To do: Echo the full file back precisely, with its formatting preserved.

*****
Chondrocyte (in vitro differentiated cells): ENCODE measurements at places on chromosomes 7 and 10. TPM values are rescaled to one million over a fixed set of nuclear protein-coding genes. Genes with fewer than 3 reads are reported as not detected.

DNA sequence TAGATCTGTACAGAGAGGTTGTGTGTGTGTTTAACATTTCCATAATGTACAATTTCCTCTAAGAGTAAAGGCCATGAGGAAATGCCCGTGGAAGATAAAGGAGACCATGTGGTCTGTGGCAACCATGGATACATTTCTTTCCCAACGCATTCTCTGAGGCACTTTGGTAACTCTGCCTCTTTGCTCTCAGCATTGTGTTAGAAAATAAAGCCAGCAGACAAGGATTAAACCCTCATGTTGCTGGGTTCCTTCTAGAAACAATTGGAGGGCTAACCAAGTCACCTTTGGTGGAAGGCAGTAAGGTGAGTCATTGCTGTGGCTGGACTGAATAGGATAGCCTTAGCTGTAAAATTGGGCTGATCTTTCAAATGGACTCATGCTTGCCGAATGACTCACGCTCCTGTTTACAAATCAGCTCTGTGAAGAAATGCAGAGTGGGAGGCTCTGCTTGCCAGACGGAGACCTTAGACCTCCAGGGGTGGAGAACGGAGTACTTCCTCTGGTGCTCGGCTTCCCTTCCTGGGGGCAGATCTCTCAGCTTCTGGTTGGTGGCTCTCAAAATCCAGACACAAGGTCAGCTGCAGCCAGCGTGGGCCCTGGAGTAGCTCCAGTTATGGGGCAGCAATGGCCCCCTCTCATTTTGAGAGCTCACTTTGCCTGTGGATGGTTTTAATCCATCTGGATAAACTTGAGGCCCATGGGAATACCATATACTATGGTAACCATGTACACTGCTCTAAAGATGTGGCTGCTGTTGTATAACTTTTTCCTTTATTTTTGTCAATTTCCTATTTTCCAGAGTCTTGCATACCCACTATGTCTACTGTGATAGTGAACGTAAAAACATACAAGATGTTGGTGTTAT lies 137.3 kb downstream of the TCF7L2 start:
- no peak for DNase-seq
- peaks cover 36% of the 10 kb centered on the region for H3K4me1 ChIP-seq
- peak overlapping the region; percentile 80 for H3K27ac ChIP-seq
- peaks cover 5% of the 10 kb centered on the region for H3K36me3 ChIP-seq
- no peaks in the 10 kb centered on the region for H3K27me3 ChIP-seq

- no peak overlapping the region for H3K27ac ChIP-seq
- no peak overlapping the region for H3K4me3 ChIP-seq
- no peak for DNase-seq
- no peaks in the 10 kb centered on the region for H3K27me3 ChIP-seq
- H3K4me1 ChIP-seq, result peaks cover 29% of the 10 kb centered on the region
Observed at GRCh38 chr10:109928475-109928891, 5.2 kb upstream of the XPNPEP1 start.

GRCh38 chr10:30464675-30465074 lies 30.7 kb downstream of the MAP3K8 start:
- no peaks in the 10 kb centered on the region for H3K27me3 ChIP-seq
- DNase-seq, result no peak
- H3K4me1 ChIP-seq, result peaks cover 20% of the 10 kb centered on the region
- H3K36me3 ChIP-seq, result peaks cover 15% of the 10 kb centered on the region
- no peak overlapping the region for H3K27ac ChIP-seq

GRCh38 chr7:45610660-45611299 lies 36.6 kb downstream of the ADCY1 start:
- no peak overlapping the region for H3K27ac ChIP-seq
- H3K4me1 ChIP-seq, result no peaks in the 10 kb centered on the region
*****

Chondrocyte (in vitro differentiated cells): ENCODE measurements at places on chromosomes 7 and 10. TPM values are rescaled to one million over a fixed set of nuclear protein-coding genes. Genes with fewer than 3 reads are reported as not detected.

DNA sequence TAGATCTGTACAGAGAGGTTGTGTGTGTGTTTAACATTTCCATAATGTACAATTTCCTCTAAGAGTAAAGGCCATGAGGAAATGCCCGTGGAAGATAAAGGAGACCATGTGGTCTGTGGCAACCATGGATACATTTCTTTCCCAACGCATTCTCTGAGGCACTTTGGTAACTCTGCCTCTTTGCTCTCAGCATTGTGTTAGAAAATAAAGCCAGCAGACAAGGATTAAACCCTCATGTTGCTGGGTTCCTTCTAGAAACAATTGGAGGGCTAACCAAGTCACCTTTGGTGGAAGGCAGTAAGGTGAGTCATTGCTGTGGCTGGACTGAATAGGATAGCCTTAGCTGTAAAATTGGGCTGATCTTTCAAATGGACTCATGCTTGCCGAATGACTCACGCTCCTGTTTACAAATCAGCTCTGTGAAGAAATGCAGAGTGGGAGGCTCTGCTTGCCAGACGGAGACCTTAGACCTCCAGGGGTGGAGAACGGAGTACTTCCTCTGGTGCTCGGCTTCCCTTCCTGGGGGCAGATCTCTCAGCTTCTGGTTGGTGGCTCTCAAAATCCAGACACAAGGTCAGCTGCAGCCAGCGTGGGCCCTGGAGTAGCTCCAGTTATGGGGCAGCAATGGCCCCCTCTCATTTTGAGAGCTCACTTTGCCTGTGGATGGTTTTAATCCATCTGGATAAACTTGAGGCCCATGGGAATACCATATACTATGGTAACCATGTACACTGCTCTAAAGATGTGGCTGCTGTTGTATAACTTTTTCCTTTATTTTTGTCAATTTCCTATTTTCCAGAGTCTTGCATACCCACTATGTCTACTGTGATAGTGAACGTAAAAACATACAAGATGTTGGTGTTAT lies 137.3 kb downstream of the TCF7L2 start:
- no peak for DNase-seq
- peaks cover 36% of the 10 kb centered on the region for H3K4me1 ChIP-seq
- peak overlapping the region; percentile 80 for H3K27ac ChIP-seq
- peaks cover 5% of the 10 kb centered on the region for H3K36me3 ChIP-seq
- no peaks in the 10 kb centered on the region for H3K27me3 ChIP-seq

- no peak overlapping the region for H3K27ac ChIP-seq
- no peak overlapping the region for H3K4me3 ChIP-seq
- no peak for DNase-seq
- no peaks in the 10 kb centered on the region for H3K27me3 ChIP-seq
- H3K4me1 ChIP-seq, result peaks cover 29% of the 10 kb centered on the region
Observed at GRCh38 chr10:109928475-109928891, 5.2 kb upstream of the XPNPEP1 start.

GRCh38 chr10:30464675-30465074 lies 30.7 kb downstream of the MAP3K8 start:
- no peaks in the 10 kb centered on the region for H3K27me3 ChIP-seq
- DNase-seq, result no peak
- H3K4me1 ChIP-seq, result peaks cover 20% of the 10 kb centered on the region
- H3K36me3 ChIP-seq, result peaks cover 15% of the 10 kb centered on the region
- no peak overlapping the region for H3K27ac ChIP-seq

GRCh38 chr7:45610660-45611299 lies 36.6 kb downstream of the ADCY1 start:
- no peak overlapping the region for H3K27ac ChIP-seq
- H3K4me1 ChIP-seq, result no peaks in the 10 kb centered on the region